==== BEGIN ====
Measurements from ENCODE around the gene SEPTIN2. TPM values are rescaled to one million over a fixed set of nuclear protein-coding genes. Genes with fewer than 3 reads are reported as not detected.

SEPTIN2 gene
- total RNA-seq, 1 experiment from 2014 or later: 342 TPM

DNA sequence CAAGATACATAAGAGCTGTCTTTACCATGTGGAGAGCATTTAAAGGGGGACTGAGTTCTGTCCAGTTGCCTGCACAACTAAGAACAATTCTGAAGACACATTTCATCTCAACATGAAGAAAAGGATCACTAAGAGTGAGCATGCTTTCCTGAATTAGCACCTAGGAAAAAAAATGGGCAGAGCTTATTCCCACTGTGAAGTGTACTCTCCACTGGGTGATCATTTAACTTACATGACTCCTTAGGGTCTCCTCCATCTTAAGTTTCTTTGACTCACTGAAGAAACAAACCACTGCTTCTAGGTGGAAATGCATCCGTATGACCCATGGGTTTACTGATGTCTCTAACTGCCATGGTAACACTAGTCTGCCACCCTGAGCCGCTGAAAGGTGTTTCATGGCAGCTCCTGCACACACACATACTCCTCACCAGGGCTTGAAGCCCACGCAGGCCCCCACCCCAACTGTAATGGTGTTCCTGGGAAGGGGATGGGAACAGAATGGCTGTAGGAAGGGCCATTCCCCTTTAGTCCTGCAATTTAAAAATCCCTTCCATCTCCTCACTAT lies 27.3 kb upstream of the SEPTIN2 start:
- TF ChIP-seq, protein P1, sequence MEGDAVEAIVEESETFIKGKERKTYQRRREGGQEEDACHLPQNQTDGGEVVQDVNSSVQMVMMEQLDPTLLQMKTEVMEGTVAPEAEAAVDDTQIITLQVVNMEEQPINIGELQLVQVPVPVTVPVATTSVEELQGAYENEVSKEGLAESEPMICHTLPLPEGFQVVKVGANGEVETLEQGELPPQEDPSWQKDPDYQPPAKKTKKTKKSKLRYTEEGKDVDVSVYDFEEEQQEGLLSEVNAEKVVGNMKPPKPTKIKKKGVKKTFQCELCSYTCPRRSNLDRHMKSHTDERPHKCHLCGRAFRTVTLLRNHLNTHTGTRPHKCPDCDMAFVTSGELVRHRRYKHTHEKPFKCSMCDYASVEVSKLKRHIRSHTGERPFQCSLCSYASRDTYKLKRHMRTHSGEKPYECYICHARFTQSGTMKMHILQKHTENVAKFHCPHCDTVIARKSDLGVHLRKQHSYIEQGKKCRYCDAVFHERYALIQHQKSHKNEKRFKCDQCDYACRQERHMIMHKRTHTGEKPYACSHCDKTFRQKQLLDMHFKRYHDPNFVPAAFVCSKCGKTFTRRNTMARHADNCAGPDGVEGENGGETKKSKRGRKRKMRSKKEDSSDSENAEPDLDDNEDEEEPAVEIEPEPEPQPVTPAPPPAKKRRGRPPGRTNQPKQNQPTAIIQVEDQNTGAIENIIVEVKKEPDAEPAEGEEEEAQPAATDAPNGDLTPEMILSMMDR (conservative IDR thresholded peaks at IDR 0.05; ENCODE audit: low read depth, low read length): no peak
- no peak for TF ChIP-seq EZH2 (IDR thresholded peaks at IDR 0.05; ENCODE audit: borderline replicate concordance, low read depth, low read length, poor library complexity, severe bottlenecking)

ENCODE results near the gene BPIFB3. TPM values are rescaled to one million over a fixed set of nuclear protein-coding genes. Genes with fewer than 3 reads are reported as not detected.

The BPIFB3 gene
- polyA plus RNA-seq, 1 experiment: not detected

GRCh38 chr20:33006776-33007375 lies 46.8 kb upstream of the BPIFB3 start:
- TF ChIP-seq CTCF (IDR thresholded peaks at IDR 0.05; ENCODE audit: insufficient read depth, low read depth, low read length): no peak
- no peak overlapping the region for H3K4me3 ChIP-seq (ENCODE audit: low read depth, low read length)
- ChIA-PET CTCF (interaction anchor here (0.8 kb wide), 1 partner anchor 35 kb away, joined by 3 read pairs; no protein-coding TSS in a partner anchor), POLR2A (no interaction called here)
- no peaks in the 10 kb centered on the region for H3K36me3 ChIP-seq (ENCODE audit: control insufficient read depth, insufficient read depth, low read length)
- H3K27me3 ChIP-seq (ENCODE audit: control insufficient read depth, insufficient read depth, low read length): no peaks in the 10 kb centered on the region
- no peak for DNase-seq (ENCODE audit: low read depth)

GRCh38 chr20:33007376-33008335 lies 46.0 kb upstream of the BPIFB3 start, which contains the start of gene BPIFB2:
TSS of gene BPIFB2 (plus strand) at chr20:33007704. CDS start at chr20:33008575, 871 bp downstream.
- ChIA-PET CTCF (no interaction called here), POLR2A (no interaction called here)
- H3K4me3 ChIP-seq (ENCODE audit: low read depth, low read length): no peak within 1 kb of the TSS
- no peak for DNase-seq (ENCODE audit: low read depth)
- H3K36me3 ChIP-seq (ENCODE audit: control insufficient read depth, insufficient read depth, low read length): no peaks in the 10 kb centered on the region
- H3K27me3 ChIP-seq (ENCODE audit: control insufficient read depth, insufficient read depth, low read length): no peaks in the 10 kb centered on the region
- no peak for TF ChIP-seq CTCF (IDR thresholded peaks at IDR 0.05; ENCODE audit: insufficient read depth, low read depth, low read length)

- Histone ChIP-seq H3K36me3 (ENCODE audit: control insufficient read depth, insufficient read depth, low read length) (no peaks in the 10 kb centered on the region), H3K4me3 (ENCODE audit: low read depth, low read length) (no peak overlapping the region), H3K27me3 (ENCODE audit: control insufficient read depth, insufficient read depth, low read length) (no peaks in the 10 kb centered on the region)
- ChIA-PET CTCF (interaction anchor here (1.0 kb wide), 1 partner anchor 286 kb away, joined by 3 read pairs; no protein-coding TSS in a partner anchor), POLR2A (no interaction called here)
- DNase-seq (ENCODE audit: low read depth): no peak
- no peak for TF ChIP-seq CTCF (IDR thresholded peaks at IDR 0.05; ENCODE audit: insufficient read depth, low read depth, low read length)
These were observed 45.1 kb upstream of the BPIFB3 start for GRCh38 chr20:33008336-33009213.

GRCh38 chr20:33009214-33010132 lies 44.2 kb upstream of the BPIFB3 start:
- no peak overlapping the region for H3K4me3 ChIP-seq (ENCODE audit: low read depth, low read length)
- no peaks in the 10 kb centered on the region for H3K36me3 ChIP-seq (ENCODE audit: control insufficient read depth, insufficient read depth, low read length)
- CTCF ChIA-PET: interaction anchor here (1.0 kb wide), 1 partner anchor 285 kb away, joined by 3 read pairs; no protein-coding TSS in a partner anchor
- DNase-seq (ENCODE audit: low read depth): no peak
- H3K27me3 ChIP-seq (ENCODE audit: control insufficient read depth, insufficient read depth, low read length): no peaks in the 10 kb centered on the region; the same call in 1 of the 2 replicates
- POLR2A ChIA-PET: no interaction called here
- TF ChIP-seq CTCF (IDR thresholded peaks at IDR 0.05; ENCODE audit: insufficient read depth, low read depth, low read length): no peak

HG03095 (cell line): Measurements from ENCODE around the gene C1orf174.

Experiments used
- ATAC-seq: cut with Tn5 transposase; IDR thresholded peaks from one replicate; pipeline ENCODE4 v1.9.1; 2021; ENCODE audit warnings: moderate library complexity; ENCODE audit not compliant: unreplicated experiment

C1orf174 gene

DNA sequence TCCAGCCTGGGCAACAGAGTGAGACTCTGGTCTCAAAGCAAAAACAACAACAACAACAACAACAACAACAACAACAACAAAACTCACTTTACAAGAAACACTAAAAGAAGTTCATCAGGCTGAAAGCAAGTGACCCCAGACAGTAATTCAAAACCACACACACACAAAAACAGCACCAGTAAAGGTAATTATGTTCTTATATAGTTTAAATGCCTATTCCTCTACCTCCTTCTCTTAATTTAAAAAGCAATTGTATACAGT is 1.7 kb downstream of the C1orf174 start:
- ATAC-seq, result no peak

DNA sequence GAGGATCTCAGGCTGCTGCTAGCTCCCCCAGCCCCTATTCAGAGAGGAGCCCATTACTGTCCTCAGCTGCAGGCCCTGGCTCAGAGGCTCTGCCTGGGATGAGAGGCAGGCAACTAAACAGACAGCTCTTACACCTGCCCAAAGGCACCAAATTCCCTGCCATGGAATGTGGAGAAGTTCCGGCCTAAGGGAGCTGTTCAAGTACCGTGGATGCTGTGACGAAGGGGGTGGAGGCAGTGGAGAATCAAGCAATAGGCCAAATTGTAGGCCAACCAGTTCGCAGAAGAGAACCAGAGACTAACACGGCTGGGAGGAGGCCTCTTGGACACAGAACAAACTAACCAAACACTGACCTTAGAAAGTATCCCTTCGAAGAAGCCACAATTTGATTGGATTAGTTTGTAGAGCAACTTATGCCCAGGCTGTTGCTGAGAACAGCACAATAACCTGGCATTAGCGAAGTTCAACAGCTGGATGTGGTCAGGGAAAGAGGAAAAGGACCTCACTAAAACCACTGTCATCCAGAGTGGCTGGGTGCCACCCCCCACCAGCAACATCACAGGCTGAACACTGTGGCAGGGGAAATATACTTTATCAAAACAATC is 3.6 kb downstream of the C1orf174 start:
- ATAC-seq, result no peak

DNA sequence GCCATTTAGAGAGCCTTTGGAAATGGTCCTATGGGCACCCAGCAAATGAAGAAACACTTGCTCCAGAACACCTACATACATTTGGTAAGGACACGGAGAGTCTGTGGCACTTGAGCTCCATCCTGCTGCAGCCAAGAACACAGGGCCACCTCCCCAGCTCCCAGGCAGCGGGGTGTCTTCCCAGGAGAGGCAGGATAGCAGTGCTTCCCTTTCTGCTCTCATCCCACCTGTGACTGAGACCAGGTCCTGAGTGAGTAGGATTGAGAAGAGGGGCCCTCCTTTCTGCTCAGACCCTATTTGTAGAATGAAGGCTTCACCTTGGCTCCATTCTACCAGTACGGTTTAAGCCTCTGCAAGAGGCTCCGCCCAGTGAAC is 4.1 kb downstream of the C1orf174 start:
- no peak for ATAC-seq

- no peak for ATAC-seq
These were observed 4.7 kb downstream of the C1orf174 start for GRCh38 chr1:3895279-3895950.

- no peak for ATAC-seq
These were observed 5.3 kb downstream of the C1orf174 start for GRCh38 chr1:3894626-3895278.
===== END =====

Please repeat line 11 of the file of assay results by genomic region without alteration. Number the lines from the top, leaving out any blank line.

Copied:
- TF ChIP-seq CTCF (IDR thresholded peaks at IDR 0.05; ENCODE audit: insufficient read depth, low read depth, low read length): no peak